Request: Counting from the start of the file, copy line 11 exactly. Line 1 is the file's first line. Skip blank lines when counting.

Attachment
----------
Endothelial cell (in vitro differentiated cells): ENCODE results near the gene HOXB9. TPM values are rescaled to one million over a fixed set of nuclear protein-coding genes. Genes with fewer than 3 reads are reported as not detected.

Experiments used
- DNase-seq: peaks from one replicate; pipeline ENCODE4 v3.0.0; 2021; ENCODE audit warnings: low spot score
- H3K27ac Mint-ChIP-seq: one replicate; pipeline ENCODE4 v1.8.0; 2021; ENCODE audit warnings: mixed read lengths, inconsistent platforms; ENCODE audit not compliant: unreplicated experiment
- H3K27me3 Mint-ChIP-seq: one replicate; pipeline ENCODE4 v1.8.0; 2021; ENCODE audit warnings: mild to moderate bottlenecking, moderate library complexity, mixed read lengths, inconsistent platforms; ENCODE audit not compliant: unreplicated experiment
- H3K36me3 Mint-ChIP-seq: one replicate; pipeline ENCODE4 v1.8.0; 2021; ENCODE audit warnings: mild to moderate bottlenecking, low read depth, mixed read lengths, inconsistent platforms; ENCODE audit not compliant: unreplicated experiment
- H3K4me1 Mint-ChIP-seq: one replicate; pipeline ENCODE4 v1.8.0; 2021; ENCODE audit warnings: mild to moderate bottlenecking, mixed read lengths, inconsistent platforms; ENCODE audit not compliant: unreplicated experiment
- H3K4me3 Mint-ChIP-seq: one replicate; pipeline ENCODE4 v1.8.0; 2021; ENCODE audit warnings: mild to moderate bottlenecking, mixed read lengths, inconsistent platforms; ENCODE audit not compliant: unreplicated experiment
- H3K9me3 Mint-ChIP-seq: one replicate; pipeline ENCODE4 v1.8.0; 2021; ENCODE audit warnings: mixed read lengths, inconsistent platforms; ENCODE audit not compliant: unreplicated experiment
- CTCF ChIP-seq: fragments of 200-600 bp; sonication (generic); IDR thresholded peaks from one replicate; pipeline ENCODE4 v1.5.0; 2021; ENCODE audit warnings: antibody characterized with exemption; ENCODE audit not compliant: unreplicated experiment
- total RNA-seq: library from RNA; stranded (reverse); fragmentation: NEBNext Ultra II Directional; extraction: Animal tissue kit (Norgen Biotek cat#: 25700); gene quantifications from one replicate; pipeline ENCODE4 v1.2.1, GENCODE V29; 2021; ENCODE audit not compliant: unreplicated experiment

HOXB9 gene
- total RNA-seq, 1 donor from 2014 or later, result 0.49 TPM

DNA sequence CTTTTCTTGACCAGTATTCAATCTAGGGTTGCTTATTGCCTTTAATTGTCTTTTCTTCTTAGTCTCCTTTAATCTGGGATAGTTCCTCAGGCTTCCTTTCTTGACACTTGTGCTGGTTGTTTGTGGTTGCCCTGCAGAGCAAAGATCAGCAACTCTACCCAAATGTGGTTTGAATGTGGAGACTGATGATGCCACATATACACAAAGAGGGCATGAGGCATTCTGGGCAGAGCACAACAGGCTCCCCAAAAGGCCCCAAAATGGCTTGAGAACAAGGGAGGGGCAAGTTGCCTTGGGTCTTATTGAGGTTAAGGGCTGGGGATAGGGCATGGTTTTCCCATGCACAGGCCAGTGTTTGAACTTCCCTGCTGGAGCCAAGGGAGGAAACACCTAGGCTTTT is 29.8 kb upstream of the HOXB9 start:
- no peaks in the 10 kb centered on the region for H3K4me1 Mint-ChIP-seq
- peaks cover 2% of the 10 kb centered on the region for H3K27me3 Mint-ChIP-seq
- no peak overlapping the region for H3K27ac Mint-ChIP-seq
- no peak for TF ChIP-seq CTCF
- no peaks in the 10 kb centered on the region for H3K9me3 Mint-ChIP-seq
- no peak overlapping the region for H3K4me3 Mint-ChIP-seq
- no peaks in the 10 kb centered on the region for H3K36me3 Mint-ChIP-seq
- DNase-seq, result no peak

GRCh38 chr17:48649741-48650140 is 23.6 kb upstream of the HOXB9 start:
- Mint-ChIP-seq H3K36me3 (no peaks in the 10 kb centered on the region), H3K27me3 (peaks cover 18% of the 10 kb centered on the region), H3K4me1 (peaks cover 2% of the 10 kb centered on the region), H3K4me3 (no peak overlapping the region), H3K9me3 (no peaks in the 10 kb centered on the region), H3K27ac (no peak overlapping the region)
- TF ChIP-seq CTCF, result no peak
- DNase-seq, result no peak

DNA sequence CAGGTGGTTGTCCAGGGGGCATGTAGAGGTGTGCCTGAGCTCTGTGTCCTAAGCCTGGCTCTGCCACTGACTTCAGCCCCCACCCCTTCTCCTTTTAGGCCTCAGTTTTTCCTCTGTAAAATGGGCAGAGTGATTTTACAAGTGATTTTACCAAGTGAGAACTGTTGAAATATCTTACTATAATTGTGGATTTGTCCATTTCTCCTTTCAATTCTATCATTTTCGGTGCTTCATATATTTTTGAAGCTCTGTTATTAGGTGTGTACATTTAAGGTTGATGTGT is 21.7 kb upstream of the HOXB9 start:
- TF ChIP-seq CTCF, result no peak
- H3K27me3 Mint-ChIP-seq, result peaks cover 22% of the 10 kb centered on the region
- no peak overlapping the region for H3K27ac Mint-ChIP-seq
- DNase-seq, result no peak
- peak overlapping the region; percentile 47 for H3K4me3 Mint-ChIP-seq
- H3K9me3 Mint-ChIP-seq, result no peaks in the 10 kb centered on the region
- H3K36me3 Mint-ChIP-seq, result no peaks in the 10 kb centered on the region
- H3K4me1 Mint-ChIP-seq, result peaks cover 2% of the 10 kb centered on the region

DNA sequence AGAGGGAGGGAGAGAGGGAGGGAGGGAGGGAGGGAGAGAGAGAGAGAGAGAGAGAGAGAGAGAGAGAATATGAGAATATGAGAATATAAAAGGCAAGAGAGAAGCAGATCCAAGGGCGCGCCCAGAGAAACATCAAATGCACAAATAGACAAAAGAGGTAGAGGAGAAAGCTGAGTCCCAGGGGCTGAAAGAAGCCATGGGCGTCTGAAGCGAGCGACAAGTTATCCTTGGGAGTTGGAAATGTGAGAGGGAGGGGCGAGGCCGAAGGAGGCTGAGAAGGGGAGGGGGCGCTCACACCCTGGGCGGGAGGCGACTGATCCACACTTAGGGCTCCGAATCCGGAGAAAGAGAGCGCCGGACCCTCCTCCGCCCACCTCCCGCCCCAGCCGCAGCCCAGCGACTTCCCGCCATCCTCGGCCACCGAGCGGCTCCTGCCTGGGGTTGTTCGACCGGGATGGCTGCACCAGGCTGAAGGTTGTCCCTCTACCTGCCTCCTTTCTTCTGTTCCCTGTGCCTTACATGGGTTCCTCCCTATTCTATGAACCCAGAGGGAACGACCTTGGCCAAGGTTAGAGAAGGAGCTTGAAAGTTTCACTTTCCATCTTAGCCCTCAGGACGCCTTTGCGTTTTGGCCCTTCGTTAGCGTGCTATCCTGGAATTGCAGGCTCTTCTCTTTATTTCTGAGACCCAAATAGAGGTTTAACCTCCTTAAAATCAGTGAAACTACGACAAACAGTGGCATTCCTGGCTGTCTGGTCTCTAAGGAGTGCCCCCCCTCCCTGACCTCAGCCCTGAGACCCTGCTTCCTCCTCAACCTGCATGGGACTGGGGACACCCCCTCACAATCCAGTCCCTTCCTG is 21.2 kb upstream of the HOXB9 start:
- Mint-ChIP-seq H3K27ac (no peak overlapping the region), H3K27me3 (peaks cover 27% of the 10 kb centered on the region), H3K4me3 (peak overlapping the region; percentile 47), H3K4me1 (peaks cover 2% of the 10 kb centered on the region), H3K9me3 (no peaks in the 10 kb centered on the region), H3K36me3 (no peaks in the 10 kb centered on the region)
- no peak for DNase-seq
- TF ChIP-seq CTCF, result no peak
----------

- total RNA-seq: library from RNA; stranded (reverse); fragmentation: NEBNext Ultra II Directional; extraction: Animal tissue kit (Norgen Biotek cat#: 25700); gene quantifications from one replicate; pipeline ENCODE4 v1.2.1, GENCODE V29; 2021; ENCODE audit not compliant: unreplicated experiment